Psychosocial function during treatment for familial hypercholesterolemia

Pediatrics. 1996 Aug;98(2 Pt 1):249-55.

Abstract

Objective: To determine whether children treated for familial hypercholesterolemia (FH) have greater psychosocial dysfunction compared with their peers.

Children: Children were 86 boys and 66 girls 7-16 years of age attending a lipid clinic. They were screened and instructed to follow a diet low in saturated fat and cholesterol 18 months to 9 years earlier (mean, 4 years), and their mean dietary intake, estimated by a quantitative food frequency questionnaire, was within recommended limits. One-fourth had lost a parent or had a parent who had had cardiovascular disease due to FH (parental disease group).

Methods: Results of the Child Behavior Checklist, Teacher's Report Form, and Youth Self-Report were compared with a population sample. A semistructured interview, the Child Assessment Schedule, was administered to the children with FH and a well-functioning comparison group from the population (epidemiologic cohort; n = 62).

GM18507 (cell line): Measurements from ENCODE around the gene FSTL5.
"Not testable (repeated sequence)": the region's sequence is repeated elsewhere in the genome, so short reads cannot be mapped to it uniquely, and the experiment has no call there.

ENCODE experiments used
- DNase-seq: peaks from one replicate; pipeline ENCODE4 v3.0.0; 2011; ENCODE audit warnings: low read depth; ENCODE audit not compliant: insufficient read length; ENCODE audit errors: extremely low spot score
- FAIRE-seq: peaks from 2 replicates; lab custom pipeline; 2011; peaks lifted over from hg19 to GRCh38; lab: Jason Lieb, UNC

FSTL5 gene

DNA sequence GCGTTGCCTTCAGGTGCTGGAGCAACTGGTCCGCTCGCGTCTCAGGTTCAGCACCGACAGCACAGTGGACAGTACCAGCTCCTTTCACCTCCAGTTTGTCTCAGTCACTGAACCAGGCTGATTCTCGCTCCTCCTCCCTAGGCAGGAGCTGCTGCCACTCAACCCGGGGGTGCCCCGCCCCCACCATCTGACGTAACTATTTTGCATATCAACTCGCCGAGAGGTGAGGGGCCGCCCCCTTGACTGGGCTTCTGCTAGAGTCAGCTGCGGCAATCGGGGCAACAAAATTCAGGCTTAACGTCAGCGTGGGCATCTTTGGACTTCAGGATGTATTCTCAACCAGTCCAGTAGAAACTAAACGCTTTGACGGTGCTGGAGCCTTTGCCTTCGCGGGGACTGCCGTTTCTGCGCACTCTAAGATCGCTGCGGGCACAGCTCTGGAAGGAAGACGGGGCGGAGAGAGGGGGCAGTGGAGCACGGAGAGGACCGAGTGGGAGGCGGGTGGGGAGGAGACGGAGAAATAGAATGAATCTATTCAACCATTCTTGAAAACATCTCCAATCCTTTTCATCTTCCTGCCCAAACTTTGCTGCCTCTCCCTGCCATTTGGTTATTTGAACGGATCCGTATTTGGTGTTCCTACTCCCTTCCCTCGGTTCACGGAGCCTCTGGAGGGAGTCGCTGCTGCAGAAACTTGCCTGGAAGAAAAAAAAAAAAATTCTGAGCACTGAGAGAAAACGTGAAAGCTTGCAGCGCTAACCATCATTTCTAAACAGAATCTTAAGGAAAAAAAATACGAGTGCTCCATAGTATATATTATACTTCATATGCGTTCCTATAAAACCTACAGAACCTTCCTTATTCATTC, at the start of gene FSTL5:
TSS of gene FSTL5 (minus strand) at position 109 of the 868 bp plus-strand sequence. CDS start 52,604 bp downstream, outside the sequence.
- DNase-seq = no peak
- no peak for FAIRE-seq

Results: Psychosocial scores were similar in the children with FH and the population sample. The Child Assessment Schedule showed that, compared with the epidemiologic cohort, children with FH did not have increased symptoms in any area of function, and scores for family, mood, and expression of anger were lower (less symptomatic). The prevalence of psychiatric diagnoses was 10%, which was not greater than expected. Children from the parental disease group had higher symptom scores in the areas of school and expression of anger than the rest of the children with FH. Their mean Children's Global Assessment Score (CGAS, which gives average children scores of 70-79) was slightly lower (77 vs 79). Belonging to the parental disease group predicted a lower CGAS in multivariate regression analyses, as did male sex, parental divorce, and low parental educational level. These factors explained up to 19% (95% confidence interval, 9%-31%) of the variance in CGAS.

Conclusions: We found that the prevalence of psychosocial dysfunction was not greater than expected in children treated for FH. Psychosocial function within the group was associated with the usual demographic characteristics and with the loss or disease of a parent, beyond the period of bereavement or immediately after the event.

Publication types

  • Comparative Study

MeSH terms

  • Adolescent
  • Case-Control Studies
  • Child
  • Child Behavior
  • Cholesterol, Dietary / administration & dosage
  • Cohort Studies
  • Diet, Fat-Restricted
  • Energy Intake
  • Female
  • Humans
  • Hyperlipoproteinemia Type II / diet therapy
  • Hyperlipoproteinemia Type II / epidemiology
  • Hyperlipoproteinemia Type II / psychology*
  • Interview, Psychological
  • Male
  • Prevalence
  • Psychological Tests
  • Regression Analysis
  • Risk Factors
  • Social Adjustment

Substances

  • Cholesterol, Dietary